Your child received a diagnosis. Now what?

Written by: Libby Galin

These are the steps to take after your child has been diagnosed with a developmental difference.

As your child grows and develops, you might find yourself worrying and wondering if their development is on track. And when it comes to development, there’s a lot to keep track of—feeding, gross motor skills, fine motor skills, speech, language, social-emotional development and play (to name a few!). 

What happens if you feel your child is behind in one of these areas? To start, know that you are not alone. Every child develops uniquely and at their own pace. Talk to your pediatrician about your concerns. Your pediatrician will guide you to the right professional. 

A diagnosis will help pinpoint what specific areas of your child’s development need to be addressed. A diagnosis also means you’re one step closer to receiving valuable treatment from which your child will greatly benefit. The doctor or therapist who gave your child a diagnosis will guide you toward the next steps. These steps typically include the following:

  • Determine the best course of action. This is also known as a treatment plan, and may include the type of intervention your child needs, the frequency, the duration and guidance for you as a parent.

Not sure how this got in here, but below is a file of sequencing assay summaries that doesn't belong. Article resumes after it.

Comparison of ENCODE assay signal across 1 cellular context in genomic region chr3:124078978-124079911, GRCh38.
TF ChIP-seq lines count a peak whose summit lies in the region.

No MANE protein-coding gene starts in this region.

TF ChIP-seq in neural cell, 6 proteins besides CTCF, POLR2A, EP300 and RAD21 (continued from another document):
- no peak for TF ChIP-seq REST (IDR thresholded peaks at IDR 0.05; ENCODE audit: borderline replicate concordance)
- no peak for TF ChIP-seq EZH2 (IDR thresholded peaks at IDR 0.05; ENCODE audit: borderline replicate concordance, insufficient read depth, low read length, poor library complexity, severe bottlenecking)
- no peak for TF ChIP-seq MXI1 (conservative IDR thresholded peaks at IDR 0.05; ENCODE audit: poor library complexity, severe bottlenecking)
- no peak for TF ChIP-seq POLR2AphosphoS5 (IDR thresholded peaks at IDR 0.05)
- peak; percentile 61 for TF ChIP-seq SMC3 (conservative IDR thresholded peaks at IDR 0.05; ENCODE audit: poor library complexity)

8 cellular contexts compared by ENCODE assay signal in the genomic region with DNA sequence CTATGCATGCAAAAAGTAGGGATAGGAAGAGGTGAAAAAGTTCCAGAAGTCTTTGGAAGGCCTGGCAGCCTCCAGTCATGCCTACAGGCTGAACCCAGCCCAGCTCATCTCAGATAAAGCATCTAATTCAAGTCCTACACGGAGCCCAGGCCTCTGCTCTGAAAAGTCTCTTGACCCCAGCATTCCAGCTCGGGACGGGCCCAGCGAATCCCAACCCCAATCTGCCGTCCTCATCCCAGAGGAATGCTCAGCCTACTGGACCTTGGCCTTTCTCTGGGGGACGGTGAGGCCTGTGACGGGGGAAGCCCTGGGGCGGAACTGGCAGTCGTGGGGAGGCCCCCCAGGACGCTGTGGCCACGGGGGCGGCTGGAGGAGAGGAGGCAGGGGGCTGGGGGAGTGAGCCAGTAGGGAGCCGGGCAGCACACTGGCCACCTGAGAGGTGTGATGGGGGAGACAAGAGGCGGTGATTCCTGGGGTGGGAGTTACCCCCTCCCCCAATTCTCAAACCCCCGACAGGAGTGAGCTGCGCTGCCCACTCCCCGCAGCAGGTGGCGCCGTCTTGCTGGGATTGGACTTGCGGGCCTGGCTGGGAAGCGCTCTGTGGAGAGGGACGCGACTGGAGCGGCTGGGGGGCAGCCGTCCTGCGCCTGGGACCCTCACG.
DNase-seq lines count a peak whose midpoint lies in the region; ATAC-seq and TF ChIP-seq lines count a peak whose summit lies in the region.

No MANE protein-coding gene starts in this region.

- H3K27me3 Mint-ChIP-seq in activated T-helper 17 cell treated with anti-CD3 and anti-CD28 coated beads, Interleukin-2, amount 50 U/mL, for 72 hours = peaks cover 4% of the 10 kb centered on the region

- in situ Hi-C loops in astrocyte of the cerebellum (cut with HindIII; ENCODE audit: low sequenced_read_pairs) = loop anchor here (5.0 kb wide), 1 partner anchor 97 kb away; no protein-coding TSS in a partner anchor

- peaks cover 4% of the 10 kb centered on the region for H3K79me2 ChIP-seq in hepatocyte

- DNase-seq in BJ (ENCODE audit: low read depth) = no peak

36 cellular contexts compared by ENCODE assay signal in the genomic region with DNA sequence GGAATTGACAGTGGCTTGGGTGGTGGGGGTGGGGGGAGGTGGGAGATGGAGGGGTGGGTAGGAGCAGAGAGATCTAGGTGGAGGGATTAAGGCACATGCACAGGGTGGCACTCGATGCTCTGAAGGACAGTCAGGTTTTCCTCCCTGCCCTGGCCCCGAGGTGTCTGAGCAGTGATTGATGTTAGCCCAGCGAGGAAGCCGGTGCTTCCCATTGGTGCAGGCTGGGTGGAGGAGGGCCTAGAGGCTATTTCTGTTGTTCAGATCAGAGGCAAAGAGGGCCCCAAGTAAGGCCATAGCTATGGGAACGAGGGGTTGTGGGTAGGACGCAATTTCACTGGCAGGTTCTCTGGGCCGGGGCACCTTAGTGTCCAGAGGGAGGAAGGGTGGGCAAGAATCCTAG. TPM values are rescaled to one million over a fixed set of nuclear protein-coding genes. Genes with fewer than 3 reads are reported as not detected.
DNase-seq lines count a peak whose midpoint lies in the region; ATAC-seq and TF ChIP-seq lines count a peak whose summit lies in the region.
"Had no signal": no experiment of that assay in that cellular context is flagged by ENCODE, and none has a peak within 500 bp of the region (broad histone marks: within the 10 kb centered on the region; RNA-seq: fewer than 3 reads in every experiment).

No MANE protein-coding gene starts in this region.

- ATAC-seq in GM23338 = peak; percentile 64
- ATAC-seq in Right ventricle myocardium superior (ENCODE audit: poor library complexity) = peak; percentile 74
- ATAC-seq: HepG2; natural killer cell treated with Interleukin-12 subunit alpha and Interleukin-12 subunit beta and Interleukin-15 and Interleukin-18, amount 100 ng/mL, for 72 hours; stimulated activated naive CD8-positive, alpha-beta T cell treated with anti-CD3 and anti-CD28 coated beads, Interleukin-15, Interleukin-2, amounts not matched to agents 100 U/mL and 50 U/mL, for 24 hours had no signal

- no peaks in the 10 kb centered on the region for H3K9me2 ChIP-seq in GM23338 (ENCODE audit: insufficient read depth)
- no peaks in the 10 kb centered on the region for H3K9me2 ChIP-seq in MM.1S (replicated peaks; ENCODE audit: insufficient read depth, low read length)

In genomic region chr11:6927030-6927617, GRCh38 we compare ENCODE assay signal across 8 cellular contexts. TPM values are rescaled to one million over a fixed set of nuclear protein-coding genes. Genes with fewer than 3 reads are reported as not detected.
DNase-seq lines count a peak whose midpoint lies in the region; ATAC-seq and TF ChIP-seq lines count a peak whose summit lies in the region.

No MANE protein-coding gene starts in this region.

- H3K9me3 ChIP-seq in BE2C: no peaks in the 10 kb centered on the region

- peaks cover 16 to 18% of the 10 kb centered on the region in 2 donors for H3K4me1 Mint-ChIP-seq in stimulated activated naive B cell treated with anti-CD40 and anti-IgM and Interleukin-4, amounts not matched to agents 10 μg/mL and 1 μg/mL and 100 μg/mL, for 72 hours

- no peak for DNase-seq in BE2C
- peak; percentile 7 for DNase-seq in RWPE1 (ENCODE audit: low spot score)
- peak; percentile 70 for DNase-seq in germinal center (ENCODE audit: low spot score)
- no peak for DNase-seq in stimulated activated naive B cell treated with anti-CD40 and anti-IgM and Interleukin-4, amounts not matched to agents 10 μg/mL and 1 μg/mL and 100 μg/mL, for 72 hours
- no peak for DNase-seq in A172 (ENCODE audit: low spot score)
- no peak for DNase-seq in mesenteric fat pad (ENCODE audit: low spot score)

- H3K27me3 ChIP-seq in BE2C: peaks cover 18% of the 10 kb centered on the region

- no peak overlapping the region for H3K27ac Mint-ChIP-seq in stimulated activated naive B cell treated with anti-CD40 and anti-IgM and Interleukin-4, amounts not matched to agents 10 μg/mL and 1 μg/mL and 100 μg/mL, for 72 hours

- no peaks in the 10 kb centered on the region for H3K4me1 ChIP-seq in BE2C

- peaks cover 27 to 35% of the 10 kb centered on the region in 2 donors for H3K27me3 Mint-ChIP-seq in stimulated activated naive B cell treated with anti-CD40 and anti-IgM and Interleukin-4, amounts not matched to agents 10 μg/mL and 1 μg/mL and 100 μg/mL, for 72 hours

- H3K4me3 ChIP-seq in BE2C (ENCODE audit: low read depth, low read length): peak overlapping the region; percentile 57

• Learn about your insurance benefits. This will ease unneeded stress by ensuring you know what will be covered ahead of time. 
  • Find a therapist to implement the treatment plan. Your pediatrician is an excellent resource for referrals to health care providers that can best help your child. If your child needs multiple therapies (which many do), you may prefer a setting that offers multiple therapeutic disciplines at the same site.
  • Write your questions down. Your therapist’s job is not only to help your child; it’s also to help you. This includes answering your questions, teaching you about your child’s strengths and weaknesses, and educating you how to best help your child. Don’t let your questions linger; seek the answers you need for peace of mind.
  • Write your concerns down. Be specific, and provide examples. Your child’s therapist will likely meet your child for 1-2 hours during the first appointment, which will provide only one snapshot of your child. To help your child’s therapist better understand your child in other contexts (e.g., home, school, with peers, etc.), be ready to share information about your concerns. 
  • Connect with other parents. It can feel overwhelming and even scary to learn your child may be behind in their development. To ease your mind, seek support from other parents who have been there, too.

Finally, continue to remember that every child is unique, including their pace of development, special areas where they excel, and certain areas that seem harder for them. By seeking help for your child, you are helping them grow and develop to their full potential and ultimately helping them succeed in life.   

Related articles: 

5 awesome Chicago services for special-needs kids

I keep my child inside all winter, to save her life

What about the sibling of a child with learning challenges?

That "one kid" was my kid



Posted on October 11, 2013 at 9:28 PM